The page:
I'm impossibly sentimental. So I often wind up buying CD versions of the albums I want most. I love the convenience of the digital age, but there's a romance to holding and looking at what I'm listening to. Force of habit from the LP days, I suppose. But from time to time, I stray and download albums like a normal person to save time and space.
When I choose to download, it's usually because something is so hot I can't wait to order it. I want to hear it immediately. One such gotta-have-it-now album that I downloaded a few days ago was Johnny Griffin's The Congregation. It was the tenor saxophonist's third album for Blue Note recorded in October 1957.
Until now, The Congregation had completely escaped my radar. Which is surprising since I enjoy Griffin, and the album's cover has one of those famous but too-soft and tentative Andy Warhol illustrations. That meek cover is sort of funny considering Griffin's sound was anything but tentative or pastel.
My favorite Griffin recordings have always been his work with Eddie "Lockjaw" Davis and Thelonious Monk. But on Monday, while listening to one of those late-night college jazz radio shows, the student deejay ambitiously played both sides of The Congregation. Halfway through the second track, I was already downloading the album at iTunes. It's that good.
Griffin had—and has—a full, robust sound. He's also probably the
only tenor saxophonist to have recorded with both Bing Crosby and Thelonious Monk. "Lockjaw" Davis loved playing with the "Little Giant" (as Griffin was known) because his sound was like wet leather—tough and impossible to hang on to.
To quote Griffin: "I like to play fast. I get excited, and I have to sort of control myself, restrain myself. But when the rhythm section gets cooking, I want to explode." The rhythm section on The Congregation cooks—Sonny Clark is on piano (pictured), Paul Chambers is on bass and Kenny Dennis is on drums. A month after this recording, Dennis played behind Sonny Rollins during his famed November 1957 concert at Carnegie Hall.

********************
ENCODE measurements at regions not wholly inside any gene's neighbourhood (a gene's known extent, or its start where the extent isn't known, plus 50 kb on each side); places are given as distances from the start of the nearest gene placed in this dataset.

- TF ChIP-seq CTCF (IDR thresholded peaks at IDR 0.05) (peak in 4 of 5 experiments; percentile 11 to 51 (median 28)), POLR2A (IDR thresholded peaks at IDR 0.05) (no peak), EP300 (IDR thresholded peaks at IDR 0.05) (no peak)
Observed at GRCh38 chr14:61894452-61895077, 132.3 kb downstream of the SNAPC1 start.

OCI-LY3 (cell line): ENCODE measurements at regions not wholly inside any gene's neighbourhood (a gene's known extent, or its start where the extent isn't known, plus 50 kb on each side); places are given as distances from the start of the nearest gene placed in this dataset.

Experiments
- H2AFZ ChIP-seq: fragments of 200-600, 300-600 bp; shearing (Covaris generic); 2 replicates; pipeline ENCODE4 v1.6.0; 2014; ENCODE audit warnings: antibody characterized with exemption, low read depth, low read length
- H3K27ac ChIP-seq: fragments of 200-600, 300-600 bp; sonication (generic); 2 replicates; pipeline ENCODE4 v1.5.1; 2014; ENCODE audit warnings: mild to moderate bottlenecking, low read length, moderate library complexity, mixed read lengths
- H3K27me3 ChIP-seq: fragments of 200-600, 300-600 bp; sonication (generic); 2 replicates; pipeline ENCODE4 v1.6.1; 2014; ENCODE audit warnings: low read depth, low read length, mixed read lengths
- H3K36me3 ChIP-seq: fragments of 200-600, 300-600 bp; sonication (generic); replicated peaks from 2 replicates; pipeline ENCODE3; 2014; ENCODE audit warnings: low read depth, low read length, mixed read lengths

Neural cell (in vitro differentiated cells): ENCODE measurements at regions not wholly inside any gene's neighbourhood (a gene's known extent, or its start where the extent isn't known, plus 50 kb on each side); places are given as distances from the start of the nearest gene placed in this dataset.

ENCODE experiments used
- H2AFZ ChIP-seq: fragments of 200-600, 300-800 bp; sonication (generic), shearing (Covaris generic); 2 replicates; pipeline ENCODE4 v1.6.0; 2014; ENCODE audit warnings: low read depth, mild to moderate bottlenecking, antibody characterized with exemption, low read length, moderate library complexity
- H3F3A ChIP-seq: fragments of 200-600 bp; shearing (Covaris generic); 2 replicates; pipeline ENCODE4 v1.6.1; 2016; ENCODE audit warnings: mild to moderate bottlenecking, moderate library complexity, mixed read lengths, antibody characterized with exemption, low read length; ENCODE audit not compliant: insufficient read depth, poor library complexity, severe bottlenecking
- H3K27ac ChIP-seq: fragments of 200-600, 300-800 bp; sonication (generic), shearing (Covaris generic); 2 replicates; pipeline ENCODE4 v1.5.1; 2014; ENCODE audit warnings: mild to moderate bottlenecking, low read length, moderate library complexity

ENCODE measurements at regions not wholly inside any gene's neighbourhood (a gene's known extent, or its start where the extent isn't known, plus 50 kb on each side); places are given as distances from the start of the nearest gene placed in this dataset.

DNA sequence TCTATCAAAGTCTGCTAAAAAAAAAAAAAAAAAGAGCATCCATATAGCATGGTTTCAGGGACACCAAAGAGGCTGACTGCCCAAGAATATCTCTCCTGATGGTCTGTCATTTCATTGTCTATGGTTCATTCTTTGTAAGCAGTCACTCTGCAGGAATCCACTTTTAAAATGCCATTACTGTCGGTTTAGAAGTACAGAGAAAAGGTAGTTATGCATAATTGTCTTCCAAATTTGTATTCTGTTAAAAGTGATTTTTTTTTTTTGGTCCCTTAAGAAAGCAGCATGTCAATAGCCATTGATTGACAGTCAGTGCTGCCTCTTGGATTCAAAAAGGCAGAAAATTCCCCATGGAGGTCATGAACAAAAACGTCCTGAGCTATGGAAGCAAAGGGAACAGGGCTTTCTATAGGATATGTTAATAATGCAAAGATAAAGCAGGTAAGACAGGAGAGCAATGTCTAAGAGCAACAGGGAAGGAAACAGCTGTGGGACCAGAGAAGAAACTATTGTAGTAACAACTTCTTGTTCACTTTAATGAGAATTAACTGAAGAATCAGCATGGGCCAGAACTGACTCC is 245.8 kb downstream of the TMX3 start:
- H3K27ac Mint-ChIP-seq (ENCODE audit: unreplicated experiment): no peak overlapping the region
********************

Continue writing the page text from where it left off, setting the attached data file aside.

Fueled by this go-getter rhythm section, Griffin unleashes a sly, slippery sound as he weaves eel-like in and out of melody lines and improvised ideas. Critic Ralph J. Gleason said it best: "Griffin manages to blow longer without refueling than you would ordinarily consider possible...He is able to play almost all there could possibly be played in any give chorus."
So true, so true. The Little Giant turns 80 in April. Celebrate with The Congregation.
JazzWax tracks: Every track on The Congregation is rock solid. Just note that the cymbals on the digital download sound a bit over-miked and icy to me. You may want to sample the tracks first before downloading to see how tracks sound coming through your speakers.
The title track has a soulful, down-by-the- riverside feel and swings the whole way through. Latin Quarter is based on the changes to Tangerine, and Griffin gives it a massive tenor treatment. I can't recall the last time the standard I'm Glad There Is You sounded this good. It can only be compared to Gene Ammons' definitive version of Canadian Sunset, from Boss Tenor (1960).
Main Spring is a straight-up blues. Sonny Clark takes a crisp, skippy solo, followed by a perfect example of Paul Chambers' spirited arco bowing. Listen to Sonny Clark tear off on the intro to It's You Or No One. Griffin then races after him before Clark returns with an extended solo. Dig how Griffin closes down the standard, with Clark answering in the final measures.
The album wrapper is the standard I Remember You, which again features a blistering solo by Griffin. He gets inside the tune and flips it around in what seems to be one continuous breath.
JazzWax video clip: The "Little Giant" was captured on film in France in 1971 with Art Taylor on drums, Rene Urtreger on piano and Alby Cullaz on bass. Go here to see Griffin's tireless technique in action. And dig "Mr. Cool's" drumming. Wow.
And here's Griffin in 1965 in France with Wes Montgomery and a group of European jazz musicians. Compare Griffin's blowing with the rest of reeds. None of them could bring it on like Griffin. And dig Wes' swinging guitar.